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My understanding is that a "reflection character" is someone who acts as a "foil" for the hero(ine). This is someone the main character fights with, or at least interacts with, a lot.

How is this person different from an antagonist given that this person fights the hero a lot? Is it because the two peoples' interests are basically aligned?

Put another way, is the reflection character always, sometimes, or never the antagonist?

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  • Where did you encounter that term? I have never heard it. | If you look at psychological theory, all people that a person interacts with serve as a "mirror" for that person. That is how I write and read fiction, too. I have never heard of one character specifically serving as the (one and only) mirror.
    – user5645
    Jun 26 '15 at 6:59
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    It was a term used by screenwriter consultant, Michael Hauge. I found the link and posted it.
    – Tom Au
    Jun 26 '15 at 13:41
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The reflection character, as I understand it, is literally someone who reflects the protagonist: someone who echoes parts of the protagonist's character or situation to expose the subtext and make it more visible. The reflector could be an antagonist or an ally, or neither.

On the BBC's Sherlock, S3E1, "The Empty Hearse," Sherlock's parents (cleverly played by actor Benedict Cumberbatch's actual parents, Wanda Ventham and Timothy Carlton) are visiting him. Mrs. Holmes is dressed in a white shirt, dark pants, and a black trenchcoat with an upturned collar; Mr. Holmes is wearing an Army-type jacket and a plaid shirt. They are reflections of Sherlock and John respectively (both in choice of clothing and as the fierce intellectual/laid-back anchor). Sherlock may bicker with or dismiss his parents, but they aren't antagonists — they aren't trying to prevent him from doing anything.

So "the reflector" and "the antagonist" may or may not be the same character; they are two different roles, which one or more characters can hold. You can have many different reflectors and multiple antagonists.

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As I understand him, Michael Hauge mixes up the "mentor" from the Hero's Journey approach to storytelling and the function that secondary characters have for film.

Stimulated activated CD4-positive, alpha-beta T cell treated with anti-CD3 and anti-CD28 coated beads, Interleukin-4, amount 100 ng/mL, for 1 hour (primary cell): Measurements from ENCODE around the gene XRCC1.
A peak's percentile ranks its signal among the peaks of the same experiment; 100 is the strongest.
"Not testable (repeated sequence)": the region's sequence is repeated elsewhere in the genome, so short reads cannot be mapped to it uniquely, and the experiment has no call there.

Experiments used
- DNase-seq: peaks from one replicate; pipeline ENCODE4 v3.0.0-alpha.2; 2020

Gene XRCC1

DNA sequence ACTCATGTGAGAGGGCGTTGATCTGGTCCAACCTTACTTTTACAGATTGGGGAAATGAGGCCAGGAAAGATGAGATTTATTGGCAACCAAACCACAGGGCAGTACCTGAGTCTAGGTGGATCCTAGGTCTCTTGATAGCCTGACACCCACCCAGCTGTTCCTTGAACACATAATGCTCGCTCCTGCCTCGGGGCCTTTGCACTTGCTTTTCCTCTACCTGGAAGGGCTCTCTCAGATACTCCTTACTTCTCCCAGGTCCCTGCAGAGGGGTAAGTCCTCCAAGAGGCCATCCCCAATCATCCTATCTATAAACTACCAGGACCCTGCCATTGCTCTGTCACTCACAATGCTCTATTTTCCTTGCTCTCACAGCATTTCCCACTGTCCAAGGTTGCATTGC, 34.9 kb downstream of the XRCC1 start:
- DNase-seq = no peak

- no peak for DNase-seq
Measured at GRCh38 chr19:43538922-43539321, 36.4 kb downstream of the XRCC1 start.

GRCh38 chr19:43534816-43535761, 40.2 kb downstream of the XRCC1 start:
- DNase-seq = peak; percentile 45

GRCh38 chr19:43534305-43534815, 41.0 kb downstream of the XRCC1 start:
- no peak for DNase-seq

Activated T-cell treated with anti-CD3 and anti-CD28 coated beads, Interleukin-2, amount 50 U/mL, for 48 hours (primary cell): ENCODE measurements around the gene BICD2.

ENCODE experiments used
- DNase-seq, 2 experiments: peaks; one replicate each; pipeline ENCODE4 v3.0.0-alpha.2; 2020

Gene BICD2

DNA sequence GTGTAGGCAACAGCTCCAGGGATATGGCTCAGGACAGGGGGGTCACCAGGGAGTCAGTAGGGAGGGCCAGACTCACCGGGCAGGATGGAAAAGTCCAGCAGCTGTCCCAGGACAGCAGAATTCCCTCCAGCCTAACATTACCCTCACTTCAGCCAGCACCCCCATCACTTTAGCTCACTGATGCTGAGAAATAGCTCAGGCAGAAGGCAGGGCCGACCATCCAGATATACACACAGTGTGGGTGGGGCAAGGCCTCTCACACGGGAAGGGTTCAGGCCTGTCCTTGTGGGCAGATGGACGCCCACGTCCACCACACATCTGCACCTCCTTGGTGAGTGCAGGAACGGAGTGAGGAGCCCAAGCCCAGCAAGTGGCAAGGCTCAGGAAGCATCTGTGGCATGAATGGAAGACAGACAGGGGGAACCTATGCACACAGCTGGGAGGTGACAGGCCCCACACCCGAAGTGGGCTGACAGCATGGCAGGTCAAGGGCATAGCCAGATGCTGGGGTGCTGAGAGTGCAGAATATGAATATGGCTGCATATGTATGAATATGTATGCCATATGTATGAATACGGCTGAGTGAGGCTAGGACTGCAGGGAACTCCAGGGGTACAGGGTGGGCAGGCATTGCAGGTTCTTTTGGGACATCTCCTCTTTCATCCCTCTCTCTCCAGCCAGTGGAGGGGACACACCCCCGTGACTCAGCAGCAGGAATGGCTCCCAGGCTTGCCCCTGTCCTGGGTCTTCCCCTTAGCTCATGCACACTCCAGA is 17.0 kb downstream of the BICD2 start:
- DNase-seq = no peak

From your other questions I believe that you are writing novels, not film scripts, Tom. To answer your question you need to consider one of the fundamental differences between novels and films (as they are made in Hollywood). In Hollywood movies, there is usually no self-reflection, because the movie is filmed from the third person perspective and we don't have a voice-over with the protagonist's thoughts. The effect of this is that characters in Hollywood movies are usually black boxes (in the behaviorist meaning of the word) about whom we know nothing but their observable behavior. For these characters to have depth, their thoughts and other cognitive and emotional processes have to be externalized in the form of interpersonal behavior: they tell another character how they feel, they discuss their ideas, and so on. That is one of the most central functions that the characters that surround the protagonist have in a movie: they reflect his or her mind both to the viewer and to the protagonist him- or herself, so that the viewer can witness how the protagonist achieves understanding and development.

In a novel on the other hand you can convey anything you want in the narrator's words. The narrator can directly tell the reader what the protagonist thinks. So the author can show the protagonist "doing self-reflection" and growing by the power of his or her own understanding. He doesn't need someone to do mental ping pong for the reader to see how and why the protagonist grows.

In a novel, you don't need the reflective function of the secondary characters, at least not necessarily, but if you write in a "cinematic" style – avoiding internal monologue and focussing on what a camera might see (often called "show, don't tell") – you can of course employ this filmic device in writing, too.

The function of the mentor is to teach the hero something about him- or herself. That is "reflective", in a way, but his function goes further than just being a more or less random conversational partner. The randomness is made visible when in some movies the protagonist talks to the mirror or an animal as reflectors. The mentor on the other hand does not just provide an opportunity to self-reflect, but has understanding and conveys it, though usually in an indirect manner, similar to a psychotherapist who puts obstacles in the patient's path until the patient finally understands what he does wrong and how he can change. The mentor and the friend are extremes on a continuum, with the friend providing an opportunity to "talk things through" and self-reflect, and the mentor providing a learning experience.

In my understanding, the mentor (or other "reflective characters") do not fight against the hero, but they might (verbally) fight with the hero in their struggle to get the hero to understand.

In some stories the hero might confuse the mentor with his antagonist, but as he understands what the mentor teaches him, he also understands that the mentor only put him through whatever he put him through so that he might learn. (And yes, to complicate things further, of course the mentor can be the antagonist, or the friend can turn out to be the enemy, or whatever you want. Stories can be a lot less schematic than writing teachers make them out to be, so, as final advice, don't worry about who or what the reflection character is but write your story.)

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